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Old School Cucina
Growing up with a father who professed to be a socialist democrat, we were always boycotting something. For 10 years, not a succulent green grape entered our house. We boycotted on behalf of so many striking workers, we had to take Dad shopping with us just to know what we couldn’t buy that week. Dad loved Sorrento’s, but the day the blind piano player made a racial slur in 1967, our boycott began. Dad, the piano player, and the original owners have long since passed on, so I officially ended the family protest. It felt good to be cleaning that last bit of marinara off my plate again with a thick slice of Italian bread. This marinara is not overly cooked, overly chunky, or overly sweet. It’s more authentic American Italian than what you get at the Giovanni-come-lately Italian chains. And you can get it with all the traditional stuff underneath, like meatballs, mostaccioli, or eggplant parmigiana. And leave room for a slice of tiramisu (above). Sorrento’s is truly a classy little Italian place, just out front of Collision World—the kind of restaurant where regulars put off retiring to Florida and weather Cincinnati winters because they’d miss the Tuesday special. It may surprise you to see more people with a burger or chicken salad sandwich than pasta at lunch; that comes from being a cucina before being a cucina was cool. Heck, if they took those longstanding items off the menu, they’d probably have another boycott on their hands.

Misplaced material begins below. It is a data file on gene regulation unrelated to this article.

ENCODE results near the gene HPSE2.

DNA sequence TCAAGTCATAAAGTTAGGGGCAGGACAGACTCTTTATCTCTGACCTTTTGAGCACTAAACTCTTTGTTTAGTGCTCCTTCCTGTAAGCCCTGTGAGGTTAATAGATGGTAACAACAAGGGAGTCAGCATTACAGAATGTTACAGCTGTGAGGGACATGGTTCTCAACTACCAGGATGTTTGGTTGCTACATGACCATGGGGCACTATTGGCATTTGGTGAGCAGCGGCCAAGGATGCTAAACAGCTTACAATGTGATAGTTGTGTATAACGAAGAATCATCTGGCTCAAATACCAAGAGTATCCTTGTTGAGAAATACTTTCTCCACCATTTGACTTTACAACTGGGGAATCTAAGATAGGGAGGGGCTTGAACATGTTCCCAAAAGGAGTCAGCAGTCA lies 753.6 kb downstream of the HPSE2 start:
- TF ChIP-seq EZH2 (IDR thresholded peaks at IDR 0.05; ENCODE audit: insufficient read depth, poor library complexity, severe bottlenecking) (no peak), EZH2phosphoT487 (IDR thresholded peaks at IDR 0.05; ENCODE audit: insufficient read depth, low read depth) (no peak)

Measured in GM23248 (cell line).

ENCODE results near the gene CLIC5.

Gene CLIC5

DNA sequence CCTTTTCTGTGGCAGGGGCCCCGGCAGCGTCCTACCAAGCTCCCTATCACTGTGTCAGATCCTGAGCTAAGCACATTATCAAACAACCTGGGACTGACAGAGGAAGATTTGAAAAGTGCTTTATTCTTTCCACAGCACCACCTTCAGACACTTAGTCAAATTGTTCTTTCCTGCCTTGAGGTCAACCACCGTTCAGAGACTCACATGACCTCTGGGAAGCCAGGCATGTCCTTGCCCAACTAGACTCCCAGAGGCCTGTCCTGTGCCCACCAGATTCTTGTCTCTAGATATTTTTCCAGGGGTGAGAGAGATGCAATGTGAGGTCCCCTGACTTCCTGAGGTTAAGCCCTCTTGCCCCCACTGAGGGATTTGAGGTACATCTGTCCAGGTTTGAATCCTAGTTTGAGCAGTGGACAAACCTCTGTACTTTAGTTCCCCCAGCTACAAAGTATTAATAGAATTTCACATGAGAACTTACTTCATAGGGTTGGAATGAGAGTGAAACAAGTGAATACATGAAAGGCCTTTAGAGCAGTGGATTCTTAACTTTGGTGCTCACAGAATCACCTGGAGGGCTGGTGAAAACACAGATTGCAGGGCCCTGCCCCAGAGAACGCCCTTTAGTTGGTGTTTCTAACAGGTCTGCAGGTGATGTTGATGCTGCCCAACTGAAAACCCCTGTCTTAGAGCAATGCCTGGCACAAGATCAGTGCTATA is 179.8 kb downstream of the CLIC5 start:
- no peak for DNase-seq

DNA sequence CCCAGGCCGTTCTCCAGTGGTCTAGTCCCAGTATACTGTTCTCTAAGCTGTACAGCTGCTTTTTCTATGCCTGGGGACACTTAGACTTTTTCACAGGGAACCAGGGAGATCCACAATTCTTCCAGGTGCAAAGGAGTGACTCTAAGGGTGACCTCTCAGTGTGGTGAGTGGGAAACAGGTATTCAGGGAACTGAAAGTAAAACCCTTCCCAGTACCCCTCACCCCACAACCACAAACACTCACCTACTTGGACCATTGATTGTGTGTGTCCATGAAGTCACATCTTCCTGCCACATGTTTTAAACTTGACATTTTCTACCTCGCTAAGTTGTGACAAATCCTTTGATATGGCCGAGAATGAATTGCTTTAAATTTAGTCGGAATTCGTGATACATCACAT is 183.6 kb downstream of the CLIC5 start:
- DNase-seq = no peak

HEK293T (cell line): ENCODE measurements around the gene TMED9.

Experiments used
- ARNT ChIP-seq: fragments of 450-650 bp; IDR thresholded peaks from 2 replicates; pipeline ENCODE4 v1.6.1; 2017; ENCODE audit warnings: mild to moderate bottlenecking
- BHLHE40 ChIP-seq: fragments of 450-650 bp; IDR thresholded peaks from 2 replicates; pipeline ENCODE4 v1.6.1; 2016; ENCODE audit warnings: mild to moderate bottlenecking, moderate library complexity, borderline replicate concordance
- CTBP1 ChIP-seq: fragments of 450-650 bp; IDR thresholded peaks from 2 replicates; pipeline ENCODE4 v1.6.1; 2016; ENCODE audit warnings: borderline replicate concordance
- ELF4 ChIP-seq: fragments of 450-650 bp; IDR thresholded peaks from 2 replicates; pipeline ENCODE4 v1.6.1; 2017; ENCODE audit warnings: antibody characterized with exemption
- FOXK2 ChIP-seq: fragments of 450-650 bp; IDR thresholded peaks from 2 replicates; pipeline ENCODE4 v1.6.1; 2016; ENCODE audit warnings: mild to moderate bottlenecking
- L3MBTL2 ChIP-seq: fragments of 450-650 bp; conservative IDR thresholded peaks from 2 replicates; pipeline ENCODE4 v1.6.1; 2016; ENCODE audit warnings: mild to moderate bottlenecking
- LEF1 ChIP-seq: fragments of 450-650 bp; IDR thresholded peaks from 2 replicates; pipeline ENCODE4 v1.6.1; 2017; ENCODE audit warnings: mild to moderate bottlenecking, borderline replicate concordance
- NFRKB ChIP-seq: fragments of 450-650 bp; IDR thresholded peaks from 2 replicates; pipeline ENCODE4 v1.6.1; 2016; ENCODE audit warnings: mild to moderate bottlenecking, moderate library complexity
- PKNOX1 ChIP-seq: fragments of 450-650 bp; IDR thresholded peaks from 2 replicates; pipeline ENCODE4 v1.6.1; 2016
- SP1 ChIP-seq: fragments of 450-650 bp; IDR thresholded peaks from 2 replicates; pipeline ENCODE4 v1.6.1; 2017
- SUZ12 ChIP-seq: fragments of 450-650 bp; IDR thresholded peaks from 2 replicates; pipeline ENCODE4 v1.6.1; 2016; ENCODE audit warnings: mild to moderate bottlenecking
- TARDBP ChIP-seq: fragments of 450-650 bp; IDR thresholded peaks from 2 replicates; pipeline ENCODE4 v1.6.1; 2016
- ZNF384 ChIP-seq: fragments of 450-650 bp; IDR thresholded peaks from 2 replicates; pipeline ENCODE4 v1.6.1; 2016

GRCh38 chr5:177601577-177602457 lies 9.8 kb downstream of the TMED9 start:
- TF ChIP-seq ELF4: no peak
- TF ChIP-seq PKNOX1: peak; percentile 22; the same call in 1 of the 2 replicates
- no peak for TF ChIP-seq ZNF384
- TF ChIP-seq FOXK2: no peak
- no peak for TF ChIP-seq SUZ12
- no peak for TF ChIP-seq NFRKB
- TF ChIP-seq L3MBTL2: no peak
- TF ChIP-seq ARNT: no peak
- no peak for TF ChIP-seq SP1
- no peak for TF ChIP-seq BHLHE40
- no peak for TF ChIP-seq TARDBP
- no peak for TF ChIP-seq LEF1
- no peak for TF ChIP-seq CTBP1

8794 Reading Rd., Reading
Lunch Mon–Fri, dinner seven days.